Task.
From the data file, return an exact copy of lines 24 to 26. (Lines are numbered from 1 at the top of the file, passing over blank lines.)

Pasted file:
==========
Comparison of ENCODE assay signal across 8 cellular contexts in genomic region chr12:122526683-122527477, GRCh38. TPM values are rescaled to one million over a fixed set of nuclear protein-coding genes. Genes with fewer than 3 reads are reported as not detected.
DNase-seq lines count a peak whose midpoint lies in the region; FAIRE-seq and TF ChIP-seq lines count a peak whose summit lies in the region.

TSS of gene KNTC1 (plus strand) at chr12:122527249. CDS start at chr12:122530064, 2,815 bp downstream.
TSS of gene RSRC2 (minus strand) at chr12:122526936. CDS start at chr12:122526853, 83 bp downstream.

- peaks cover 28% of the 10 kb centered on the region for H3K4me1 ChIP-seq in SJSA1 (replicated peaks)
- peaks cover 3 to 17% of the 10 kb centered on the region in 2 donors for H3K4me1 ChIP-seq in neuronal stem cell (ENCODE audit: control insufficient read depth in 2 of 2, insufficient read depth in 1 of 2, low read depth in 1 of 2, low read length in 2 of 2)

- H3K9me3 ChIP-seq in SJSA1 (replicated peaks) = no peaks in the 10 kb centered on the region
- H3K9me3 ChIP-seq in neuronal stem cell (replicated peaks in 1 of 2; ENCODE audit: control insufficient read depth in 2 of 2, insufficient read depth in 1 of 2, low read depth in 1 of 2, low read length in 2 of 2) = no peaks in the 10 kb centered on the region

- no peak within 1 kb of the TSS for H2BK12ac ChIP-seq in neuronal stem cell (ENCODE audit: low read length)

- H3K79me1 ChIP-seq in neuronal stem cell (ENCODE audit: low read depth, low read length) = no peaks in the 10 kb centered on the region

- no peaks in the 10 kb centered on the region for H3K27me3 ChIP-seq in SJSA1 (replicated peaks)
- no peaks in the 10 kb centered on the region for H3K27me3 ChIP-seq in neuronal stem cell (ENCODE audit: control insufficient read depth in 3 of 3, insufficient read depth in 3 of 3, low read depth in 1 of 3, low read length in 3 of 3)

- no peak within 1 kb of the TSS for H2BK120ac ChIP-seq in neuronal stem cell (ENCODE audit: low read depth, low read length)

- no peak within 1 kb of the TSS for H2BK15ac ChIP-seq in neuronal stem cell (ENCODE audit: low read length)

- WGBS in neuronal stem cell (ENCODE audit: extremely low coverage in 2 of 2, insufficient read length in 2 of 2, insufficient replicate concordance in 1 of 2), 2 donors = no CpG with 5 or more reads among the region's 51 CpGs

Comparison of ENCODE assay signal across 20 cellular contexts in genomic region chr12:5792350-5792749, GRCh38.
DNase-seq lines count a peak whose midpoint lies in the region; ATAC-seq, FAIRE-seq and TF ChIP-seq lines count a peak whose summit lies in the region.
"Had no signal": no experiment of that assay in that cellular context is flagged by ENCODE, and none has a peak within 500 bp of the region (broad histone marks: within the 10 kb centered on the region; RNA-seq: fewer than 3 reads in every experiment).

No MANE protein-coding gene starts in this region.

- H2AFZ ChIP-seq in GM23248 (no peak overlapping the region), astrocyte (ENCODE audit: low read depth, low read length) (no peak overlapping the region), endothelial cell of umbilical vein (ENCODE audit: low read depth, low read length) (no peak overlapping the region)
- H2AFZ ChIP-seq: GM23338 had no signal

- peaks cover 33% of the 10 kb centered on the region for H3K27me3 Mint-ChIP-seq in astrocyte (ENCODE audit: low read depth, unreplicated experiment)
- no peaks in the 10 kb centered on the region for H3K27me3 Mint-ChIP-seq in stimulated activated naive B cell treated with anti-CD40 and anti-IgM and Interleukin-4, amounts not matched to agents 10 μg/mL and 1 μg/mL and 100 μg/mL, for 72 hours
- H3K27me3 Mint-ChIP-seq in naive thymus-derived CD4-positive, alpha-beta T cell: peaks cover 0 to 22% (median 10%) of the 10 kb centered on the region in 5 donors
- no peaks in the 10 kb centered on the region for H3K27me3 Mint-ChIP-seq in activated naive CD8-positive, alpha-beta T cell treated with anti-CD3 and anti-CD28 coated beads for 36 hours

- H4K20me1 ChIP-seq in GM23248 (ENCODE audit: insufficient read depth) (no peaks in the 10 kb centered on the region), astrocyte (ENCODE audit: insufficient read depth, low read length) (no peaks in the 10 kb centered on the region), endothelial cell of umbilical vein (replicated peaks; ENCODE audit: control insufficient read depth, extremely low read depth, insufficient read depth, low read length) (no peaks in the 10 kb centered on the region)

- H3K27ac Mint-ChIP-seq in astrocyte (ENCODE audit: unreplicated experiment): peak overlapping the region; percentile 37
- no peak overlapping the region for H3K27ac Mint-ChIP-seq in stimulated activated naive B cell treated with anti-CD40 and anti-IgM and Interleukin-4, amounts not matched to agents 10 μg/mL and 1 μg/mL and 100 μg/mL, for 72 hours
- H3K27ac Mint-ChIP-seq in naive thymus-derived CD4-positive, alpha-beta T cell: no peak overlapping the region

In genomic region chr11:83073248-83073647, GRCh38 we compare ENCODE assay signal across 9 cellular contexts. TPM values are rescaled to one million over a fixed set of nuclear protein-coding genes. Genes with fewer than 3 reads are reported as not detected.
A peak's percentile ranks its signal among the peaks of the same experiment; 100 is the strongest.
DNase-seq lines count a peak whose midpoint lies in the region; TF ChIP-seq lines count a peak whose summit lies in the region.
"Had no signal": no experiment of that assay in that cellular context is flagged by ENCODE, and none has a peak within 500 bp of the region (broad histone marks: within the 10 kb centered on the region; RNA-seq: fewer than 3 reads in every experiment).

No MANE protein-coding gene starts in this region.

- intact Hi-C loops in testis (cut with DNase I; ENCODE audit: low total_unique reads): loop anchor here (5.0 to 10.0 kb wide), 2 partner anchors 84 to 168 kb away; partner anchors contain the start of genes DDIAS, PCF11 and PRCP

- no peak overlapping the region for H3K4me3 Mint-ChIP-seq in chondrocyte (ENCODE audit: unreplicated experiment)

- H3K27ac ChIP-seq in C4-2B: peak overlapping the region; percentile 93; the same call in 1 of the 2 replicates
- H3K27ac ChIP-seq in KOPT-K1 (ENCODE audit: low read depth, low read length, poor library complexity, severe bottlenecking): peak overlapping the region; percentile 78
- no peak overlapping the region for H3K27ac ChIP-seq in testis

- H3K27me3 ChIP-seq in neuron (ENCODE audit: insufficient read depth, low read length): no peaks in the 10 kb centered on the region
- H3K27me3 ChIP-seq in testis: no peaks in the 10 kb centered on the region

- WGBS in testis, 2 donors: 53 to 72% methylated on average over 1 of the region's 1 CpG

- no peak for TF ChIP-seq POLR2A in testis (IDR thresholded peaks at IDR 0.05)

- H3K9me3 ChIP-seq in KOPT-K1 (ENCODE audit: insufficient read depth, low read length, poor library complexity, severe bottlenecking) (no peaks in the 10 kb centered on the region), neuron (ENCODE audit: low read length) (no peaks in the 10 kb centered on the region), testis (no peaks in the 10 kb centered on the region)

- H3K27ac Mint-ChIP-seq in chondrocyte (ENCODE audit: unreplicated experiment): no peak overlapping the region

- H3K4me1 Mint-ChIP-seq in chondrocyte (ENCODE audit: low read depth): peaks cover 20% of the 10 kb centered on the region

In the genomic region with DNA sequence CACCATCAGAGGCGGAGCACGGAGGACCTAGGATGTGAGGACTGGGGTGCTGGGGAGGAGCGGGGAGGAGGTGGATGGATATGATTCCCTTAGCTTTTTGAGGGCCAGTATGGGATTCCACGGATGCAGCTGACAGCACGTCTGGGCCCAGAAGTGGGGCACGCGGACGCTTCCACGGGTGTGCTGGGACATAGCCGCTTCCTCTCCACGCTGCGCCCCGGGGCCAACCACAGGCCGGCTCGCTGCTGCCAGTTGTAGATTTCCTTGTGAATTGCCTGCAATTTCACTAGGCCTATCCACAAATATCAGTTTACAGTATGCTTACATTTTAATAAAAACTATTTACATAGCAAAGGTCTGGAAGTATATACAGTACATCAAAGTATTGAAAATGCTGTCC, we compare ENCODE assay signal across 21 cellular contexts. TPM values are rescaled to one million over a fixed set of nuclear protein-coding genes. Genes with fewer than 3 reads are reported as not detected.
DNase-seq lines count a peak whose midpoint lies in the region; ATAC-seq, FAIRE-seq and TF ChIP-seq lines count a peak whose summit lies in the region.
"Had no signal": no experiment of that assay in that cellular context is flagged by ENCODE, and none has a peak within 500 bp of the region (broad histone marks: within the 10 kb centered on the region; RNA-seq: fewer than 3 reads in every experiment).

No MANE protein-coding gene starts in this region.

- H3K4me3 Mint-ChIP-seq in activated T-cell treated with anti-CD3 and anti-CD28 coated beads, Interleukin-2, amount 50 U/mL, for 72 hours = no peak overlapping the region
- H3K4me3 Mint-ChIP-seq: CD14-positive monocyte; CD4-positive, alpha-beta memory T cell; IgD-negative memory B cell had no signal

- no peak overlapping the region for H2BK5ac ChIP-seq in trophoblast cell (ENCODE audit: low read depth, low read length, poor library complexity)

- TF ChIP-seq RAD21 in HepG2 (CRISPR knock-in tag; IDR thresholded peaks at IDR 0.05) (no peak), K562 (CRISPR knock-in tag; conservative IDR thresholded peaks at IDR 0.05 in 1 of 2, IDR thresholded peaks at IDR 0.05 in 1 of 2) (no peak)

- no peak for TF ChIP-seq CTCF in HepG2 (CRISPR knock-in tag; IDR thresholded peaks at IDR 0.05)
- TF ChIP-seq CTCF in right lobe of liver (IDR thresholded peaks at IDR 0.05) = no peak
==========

- H3K27me3 Mint-ChIP-seq in naive thymus-derived CD4-positive, alpha-beta T cell: peaks cover 0 to 22% (median 10%) of the 10 kb centered on the region in 5 donors
- no peaks in the 10 kb centered on the region for H3K27me3 Mint-ChIP-seq in activated naive CD8-positive, alpha-beta T cell treated with anti-CD3 and anti-CD28 coated beads for 36 hours

- H4K20me1 ChIP-seq in GM23248 (ENCODE audit: insufficient read depth) (no peaks in the 10 kb centered on the region), astrocyte (ENCODE audit: insufficient read depth, low read length) (no peaks in the 10 kb centered on the region), endothelial cell of umbilical vein (replicated peaks; ENCODE audit: control insufficient read depth, extremely low read depth, insufficient read depth, low read length) (no peaks in the 10 kb centered on the region)